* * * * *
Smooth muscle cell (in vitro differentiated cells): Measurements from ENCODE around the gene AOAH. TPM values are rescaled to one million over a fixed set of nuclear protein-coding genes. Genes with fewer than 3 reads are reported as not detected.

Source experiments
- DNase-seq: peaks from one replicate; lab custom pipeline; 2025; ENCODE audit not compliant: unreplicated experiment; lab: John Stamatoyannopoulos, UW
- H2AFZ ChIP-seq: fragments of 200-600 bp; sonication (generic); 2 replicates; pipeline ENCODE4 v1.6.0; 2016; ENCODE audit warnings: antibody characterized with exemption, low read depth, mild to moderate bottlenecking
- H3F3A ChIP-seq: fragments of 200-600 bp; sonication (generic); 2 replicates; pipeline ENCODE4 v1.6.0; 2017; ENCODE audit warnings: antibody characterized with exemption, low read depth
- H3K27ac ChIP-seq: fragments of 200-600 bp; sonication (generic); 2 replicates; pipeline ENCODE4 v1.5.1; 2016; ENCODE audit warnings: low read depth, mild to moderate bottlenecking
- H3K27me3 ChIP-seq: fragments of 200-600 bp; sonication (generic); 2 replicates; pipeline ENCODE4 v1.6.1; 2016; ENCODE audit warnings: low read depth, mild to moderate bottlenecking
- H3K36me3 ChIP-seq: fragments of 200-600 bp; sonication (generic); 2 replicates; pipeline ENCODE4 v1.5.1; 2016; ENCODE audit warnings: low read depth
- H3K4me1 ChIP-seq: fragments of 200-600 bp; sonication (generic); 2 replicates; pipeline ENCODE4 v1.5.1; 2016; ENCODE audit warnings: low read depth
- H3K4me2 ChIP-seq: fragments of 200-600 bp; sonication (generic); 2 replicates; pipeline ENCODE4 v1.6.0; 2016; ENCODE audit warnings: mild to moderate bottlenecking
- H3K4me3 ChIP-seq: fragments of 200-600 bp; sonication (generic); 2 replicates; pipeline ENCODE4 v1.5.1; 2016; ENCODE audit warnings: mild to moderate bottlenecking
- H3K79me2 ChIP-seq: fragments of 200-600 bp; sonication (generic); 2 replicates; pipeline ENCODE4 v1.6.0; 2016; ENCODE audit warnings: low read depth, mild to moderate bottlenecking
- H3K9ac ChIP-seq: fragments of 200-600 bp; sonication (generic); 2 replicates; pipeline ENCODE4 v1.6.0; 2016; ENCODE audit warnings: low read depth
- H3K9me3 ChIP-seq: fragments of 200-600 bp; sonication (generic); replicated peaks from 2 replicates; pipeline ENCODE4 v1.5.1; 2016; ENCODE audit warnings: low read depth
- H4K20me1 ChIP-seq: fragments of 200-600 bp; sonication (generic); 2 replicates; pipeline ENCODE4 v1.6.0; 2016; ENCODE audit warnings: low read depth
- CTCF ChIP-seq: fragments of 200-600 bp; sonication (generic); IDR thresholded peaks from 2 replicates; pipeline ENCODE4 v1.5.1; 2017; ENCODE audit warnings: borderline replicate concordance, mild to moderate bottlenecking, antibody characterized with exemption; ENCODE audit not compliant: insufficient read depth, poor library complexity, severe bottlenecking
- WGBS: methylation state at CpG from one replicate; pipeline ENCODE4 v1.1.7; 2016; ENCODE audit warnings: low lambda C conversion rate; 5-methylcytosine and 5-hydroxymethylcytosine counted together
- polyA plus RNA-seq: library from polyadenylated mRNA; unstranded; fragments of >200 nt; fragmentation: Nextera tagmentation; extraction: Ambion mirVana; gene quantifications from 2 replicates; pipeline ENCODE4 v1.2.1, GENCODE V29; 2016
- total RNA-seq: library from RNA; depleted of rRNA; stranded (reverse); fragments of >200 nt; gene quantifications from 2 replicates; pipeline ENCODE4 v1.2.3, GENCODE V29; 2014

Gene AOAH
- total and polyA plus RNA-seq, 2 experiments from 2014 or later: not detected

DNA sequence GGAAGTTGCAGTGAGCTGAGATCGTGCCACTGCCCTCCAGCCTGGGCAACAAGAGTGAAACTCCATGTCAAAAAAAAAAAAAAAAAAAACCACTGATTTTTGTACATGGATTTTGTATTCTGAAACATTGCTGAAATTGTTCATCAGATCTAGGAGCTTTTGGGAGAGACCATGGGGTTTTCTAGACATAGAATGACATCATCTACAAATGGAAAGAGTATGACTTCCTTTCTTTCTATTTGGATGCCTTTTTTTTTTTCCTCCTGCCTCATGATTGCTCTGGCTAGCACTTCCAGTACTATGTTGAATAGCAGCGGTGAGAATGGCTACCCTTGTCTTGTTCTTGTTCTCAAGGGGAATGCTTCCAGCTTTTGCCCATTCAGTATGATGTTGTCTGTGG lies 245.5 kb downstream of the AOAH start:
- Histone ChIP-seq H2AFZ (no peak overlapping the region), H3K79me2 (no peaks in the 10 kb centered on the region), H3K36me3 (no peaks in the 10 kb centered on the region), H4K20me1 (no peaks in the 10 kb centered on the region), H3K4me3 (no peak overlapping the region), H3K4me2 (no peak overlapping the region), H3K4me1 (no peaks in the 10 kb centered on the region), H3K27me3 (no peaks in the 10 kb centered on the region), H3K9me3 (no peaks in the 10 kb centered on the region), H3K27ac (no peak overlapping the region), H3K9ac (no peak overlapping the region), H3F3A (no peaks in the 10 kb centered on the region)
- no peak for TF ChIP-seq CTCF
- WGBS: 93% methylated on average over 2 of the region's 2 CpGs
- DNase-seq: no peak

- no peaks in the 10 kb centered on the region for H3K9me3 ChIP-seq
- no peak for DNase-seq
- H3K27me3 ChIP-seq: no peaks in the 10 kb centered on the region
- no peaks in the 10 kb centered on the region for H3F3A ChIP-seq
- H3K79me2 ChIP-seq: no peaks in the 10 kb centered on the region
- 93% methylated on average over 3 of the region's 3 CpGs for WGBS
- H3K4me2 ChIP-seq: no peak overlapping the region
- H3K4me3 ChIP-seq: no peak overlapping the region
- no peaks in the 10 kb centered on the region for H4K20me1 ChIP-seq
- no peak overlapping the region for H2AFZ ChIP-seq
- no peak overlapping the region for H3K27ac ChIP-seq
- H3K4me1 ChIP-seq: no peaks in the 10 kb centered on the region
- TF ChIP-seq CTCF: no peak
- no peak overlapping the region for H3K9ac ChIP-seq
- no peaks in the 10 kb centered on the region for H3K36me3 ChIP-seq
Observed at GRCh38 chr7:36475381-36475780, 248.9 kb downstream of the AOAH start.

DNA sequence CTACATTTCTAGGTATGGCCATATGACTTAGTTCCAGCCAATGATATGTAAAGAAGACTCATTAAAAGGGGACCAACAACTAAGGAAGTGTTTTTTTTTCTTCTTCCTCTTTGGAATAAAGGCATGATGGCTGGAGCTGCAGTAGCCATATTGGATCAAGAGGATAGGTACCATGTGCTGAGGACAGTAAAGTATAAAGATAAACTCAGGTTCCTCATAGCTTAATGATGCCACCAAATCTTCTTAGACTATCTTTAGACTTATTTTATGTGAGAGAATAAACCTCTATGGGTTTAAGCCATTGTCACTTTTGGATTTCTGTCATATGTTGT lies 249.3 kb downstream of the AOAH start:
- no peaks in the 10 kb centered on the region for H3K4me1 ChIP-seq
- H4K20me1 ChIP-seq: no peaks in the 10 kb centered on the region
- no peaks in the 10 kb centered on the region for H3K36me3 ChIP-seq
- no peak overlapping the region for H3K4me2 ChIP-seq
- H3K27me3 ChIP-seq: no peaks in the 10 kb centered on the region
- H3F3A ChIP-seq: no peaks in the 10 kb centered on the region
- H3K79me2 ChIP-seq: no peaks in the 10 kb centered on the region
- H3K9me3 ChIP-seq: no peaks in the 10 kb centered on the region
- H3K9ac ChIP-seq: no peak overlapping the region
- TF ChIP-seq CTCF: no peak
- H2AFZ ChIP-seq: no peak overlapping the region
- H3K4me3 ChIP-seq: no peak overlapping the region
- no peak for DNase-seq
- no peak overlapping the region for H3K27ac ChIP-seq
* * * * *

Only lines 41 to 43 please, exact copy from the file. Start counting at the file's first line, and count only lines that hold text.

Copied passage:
- no peaks in the 10 kb centered on the region for H3K36me3 ChIP-seq
Observed at GRCh38 chr7:36475381-36475780, 248.9 kb downstream of the AOAH start.

DNA sequence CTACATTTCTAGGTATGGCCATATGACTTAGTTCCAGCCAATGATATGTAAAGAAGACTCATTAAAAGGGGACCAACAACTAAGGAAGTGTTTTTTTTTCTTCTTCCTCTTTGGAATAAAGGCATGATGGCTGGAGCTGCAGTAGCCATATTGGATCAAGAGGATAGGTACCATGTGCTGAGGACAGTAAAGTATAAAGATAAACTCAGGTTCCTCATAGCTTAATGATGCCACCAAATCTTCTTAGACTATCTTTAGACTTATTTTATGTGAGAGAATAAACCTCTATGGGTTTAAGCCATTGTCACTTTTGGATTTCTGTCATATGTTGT lies 249.3 kb downstream of the AOAH start: